Tal Zilbershtein: Israeli Political Advisor and Businessman
Tal Zilbershtein (Born in 1969) is an Israeli political advisor and businessman who has served as an advisor to prominent leaders in Israel and around the world, including Prime Ministers Ehud Barak, Ehud Olmert, and Benjamin Netanyahu. Zilbershtein is the founder and CEO of the communication consultancy firm GCS and has also acted as a communications advisor for various commercial enterprises.
A graduate in Industrial Engineering and Management from Tel Aviv University, Zilbershtein was one of the founders of the "Dor Shalem Doresh Shalom" (A Generation Wholeheartedly Seeks Peace) organization, which advocated for the implementation of the Oslo Accords and received financial support from businessman Dov Lautman.
During Zilbershtein's tenure as the chairman, the organization participated in the 1998 municipal elections, winning seats in several local councils, including three in the Tel Aviv Municipality. However, Zilbershtein did not hold any of these positions.
As a result of his involvement with Dor Shalem, Zilbershtein developed a connection with Ehud Barak and was appointed to lead Barak's campaign for prime minister in 1999, in which Barak defeated Benjamin Netanyahu. Following this campaign, Zilbershtein faced allegations of financial irregularities related to the "Barak Affair," in which he was accused of using various organizations, including Dor Shalem, to unlawfully collect donations for Barak's election campaign.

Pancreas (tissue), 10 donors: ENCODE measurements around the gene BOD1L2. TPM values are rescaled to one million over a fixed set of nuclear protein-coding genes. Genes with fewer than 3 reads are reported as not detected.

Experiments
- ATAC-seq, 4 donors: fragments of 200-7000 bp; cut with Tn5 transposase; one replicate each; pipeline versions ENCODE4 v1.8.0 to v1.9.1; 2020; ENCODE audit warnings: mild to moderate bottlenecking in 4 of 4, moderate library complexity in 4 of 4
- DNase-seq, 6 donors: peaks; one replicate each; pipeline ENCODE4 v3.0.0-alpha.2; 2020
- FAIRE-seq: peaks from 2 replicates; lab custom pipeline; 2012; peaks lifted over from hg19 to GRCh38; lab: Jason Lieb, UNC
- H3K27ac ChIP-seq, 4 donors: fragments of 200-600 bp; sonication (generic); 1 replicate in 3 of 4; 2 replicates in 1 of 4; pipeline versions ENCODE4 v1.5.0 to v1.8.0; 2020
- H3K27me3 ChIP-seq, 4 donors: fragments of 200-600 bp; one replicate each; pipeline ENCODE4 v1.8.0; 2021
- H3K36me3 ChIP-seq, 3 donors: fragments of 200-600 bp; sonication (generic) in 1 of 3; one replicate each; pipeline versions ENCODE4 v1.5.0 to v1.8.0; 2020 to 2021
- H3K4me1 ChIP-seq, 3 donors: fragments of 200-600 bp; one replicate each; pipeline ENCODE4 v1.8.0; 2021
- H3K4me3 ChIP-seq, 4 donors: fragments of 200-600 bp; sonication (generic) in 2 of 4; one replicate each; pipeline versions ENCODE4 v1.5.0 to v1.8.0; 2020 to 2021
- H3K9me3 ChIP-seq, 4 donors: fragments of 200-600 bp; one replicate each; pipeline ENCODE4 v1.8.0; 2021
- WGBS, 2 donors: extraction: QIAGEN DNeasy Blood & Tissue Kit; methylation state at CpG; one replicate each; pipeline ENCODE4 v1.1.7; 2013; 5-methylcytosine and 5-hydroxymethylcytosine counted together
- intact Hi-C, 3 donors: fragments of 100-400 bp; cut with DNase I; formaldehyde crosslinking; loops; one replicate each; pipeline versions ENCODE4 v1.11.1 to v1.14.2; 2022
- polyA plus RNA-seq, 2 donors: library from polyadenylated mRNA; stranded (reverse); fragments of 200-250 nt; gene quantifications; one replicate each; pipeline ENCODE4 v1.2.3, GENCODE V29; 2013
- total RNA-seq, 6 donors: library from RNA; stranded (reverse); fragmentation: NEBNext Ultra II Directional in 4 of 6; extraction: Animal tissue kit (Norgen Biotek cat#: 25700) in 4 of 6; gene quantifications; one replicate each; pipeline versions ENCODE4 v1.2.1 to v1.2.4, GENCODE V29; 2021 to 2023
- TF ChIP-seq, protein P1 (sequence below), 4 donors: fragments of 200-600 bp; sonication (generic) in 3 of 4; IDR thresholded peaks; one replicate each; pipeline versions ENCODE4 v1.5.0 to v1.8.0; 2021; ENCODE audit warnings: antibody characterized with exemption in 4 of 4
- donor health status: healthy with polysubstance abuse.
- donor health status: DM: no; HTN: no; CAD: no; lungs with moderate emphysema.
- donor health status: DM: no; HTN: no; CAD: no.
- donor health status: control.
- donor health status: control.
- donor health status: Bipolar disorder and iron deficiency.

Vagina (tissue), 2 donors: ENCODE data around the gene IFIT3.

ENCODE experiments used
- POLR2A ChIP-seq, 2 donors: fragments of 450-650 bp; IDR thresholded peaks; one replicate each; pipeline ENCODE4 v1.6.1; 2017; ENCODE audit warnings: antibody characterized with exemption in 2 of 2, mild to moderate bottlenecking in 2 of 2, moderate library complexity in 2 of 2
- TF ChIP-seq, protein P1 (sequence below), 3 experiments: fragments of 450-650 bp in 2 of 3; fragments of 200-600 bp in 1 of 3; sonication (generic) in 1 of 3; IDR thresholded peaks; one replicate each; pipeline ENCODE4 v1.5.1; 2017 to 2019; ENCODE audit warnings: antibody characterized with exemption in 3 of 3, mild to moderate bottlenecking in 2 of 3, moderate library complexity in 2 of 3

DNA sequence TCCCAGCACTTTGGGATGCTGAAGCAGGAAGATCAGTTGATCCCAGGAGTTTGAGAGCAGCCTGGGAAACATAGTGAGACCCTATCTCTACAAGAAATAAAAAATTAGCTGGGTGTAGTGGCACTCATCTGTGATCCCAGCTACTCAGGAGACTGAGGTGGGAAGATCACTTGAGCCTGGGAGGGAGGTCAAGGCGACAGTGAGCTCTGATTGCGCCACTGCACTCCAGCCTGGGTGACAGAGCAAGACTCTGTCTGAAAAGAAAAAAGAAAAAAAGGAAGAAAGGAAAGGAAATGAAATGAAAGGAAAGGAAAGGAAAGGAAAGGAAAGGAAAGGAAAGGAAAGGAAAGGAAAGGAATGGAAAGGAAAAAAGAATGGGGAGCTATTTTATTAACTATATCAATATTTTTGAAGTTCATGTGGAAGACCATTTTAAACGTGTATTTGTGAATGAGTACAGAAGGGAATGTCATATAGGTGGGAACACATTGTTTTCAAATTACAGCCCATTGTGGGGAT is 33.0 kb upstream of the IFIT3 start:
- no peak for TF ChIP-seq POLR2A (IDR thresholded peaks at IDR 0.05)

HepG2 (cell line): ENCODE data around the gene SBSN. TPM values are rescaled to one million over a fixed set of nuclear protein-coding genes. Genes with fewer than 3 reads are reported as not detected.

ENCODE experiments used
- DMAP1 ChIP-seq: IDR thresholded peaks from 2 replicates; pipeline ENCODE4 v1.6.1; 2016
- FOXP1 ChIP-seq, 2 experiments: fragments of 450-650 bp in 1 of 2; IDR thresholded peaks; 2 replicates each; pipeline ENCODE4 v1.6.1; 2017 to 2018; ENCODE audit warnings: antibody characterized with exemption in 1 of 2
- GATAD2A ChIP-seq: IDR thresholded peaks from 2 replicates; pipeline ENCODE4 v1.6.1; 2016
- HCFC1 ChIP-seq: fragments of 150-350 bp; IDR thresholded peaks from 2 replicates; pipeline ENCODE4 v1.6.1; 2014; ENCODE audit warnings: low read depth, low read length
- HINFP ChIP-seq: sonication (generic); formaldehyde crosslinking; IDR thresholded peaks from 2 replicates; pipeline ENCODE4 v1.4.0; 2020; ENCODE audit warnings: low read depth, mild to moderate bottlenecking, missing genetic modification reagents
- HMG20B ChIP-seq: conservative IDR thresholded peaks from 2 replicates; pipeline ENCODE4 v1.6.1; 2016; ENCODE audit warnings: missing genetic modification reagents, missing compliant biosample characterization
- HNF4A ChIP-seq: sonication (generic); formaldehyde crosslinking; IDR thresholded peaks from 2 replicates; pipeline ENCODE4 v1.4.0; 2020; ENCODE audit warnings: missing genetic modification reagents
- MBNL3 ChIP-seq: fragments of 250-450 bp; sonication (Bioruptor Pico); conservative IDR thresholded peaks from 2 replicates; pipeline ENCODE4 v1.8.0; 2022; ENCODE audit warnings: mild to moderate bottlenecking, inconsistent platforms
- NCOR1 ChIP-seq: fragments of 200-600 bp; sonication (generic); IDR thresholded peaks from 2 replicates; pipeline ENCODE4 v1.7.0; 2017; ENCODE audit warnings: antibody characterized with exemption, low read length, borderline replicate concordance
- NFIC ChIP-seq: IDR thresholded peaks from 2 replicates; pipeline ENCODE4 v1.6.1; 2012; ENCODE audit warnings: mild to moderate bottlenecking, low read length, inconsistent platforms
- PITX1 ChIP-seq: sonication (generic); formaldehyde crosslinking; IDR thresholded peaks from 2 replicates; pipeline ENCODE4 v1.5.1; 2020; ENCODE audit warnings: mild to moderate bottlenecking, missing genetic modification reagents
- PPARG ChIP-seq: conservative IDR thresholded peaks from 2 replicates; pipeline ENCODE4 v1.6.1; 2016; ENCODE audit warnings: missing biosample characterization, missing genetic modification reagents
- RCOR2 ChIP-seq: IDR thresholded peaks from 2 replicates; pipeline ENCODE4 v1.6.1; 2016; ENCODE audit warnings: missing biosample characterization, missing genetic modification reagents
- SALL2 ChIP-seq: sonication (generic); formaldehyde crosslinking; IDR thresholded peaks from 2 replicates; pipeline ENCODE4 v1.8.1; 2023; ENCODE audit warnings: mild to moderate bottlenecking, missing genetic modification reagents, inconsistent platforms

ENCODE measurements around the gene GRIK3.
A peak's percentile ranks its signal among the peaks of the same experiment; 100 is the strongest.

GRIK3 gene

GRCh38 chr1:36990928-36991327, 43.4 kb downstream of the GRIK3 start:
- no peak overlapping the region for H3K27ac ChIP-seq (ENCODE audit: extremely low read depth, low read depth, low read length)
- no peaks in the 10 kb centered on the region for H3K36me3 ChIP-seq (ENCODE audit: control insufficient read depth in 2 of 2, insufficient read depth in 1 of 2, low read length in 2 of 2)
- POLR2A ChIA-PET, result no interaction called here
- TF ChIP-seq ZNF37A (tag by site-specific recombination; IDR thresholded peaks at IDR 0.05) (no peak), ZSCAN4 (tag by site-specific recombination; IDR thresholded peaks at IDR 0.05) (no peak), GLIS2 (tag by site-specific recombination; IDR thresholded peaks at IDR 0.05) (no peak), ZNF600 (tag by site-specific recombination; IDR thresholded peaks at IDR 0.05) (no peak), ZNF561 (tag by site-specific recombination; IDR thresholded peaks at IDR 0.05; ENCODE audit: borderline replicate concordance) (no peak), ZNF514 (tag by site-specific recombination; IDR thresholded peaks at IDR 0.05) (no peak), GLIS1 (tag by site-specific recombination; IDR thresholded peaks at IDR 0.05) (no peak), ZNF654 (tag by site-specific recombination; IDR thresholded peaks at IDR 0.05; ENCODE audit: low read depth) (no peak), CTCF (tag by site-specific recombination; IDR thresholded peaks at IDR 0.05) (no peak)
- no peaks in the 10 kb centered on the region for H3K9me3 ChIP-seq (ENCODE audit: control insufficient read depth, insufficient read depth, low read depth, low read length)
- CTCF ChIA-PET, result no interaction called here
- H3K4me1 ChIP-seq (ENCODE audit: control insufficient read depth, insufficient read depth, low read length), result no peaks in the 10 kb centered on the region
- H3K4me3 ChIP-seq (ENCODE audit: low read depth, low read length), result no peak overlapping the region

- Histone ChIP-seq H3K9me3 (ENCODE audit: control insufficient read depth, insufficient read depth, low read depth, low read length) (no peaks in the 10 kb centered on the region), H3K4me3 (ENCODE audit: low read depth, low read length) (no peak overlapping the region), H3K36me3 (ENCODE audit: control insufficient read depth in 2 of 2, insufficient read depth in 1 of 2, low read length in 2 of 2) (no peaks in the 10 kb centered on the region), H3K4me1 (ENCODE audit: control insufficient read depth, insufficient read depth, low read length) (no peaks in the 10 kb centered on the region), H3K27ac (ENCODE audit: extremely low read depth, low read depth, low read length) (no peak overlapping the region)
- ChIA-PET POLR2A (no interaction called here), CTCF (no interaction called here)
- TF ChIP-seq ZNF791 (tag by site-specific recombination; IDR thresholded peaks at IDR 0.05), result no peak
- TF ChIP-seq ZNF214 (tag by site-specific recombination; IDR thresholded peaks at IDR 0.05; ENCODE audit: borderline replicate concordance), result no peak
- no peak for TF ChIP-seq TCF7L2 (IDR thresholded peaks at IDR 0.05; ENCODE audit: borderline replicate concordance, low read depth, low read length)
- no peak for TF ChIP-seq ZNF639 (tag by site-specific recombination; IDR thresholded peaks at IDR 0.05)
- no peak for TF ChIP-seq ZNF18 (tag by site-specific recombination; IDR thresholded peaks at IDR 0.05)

The police recommended bringing Zilbershtein to trial, and the legal advisor, Dr. Eliakim Rubinstein, adopted the police's position. However, in 2006, the State Prosecutor's Office decided to close all the cases related to this affair, a decision that was made by Attorney Ruth David.
Founding GCS and Advisory Work
After his involvement in Ehud Barak's election campaign, Zilbershtein came into contact with American communication advisors Stanley Greenberg, James Carville, and Bob Shrum. Together with them and Moshe Gaon, in 1999, he founded an Israeli consultancy firm called "Greenberg/Gaon-Carville-Shrum/Silverstein," or GCS, based on the working methods and reputation of the three American advisors. Zilbershtein is the main owner of the company, serving as its CEO during its early years and currently as its chairman.
As CEO of GCS, Zilbershtein was involved in various election campaigns, including Ehud Barak's second campaign for prime minister in 2001, the presidential campaign in Bolivia in 2002 for Gonzalo Sánchez de Lozada (an event documented in the documentary film "Our Business Is Crisis"), parliamentary election campaigns in Austria in 2002 and 2006 for the Social Democratic Party led by Alfred Gusenbauer, the Labor Party primaries in 2002 for Benjamin Ben-Eliezer, and the Kadima Party campaign in the 2006 Knesset elections.
Within the framework of GCS, Zilbershtein served as the CEO of the Cellular Companies Forum, an organization involved in public relations and lobbying on issues related to the health effects of cellular radiation and the promotion of shared interests among cellular companies in Israel.